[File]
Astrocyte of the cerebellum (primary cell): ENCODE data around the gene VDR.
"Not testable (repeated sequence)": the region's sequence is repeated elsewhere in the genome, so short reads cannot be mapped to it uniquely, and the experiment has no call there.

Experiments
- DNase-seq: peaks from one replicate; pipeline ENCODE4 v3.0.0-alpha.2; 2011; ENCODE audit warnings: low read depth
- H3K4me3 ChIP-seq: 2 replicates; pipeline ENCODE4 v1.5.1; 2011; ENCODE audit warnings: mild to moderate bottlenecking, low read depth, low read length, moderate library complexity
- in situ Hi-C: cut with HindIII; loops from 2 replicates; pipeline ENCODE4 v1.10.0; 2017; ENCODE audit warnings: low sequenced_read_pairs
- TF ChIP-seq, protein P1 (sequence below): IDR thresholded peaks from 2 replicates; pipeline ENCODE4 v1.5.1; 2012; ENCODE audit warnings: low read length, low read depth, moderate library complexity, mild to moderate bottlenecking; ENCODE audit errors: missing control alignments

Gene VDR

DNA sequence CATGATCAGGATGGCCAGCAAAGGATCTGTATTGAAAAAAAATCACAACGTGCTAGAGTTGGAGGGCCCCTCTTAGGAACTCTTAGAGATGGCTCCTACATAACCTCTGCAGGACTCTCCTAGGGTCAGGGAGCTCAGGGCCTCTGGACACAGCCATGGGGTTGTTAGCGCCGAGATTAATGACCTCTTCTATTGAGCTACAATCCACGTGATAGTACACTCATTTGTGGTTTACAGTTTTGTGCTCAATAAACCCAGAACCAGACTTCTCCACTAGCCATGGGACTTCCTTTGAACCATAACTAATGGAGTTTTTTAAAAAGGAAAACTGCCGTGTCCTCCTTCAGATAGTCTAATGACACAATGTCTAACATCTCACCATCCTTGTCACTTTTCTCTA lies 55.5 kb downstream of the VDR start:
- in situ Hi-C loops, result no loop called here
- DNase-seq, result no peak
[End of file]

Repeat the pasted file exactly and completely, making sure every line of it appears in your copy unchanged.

Astrocyte of the cerebellum (primary cell): ENCODE data around the gene VDR.
"Not testable (repeated sequence)": the region's sequence is repeated elsewhere in the genome, so short reads cannot be mapped to it uniquely, and the experiment has no call there.

Experiments
- DNase-seq: peaks from one replicate; pipeline ENCODE4 v3.0.0-alpha.2; 2011; ENCODE audit warnings: low read depth
- H3K4me3 ChIP-seq: 2 replicates; pipeline ENCODE4 v1.5.1; 2011; ENCODE audit warnings: mild to moderate bottlenecking, low read depth, low read length, moderate library complexity
- in situ Hi-C: cut with HindIII; loops from 2 replicates; pipeline ENCODE4 v1.10.0; 2017; ENCODE audit warnings: low sequenced_read_pairs
- TF ChIP-seq, protein P1 (sequence below): IDR thresholded peaks from 2 replicates; pipeline ENCODE4 v1.5.1; 2012; ENCODE audit warnings: low read length, low read depth, moderate library complexity, mild to moderate bottlenecking; ENCODE audit errors: missing control alignments

Gene VDR

DNA sequence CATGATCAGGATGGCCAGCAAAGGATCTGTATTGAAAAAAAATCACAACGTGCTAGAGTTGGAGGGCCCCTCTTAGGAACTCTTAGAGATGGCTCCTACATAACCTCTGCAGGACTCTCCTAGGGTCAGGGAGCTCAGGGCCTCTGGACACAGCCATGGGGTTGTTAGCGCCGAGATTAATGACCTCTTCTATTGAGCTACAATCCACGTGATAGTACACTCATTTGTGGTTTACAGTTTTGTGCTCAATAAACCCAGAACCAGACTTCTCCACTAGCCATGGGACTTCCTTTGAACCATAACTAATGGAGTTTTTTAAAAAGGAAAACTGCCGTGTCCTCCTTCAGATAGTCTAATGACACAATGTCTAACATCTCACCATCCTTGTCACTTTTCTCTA lies 55.5 kb downstream of the VDR start:
- in situ Hi-C loops, result no loop called here
- DNase-seq, result no peak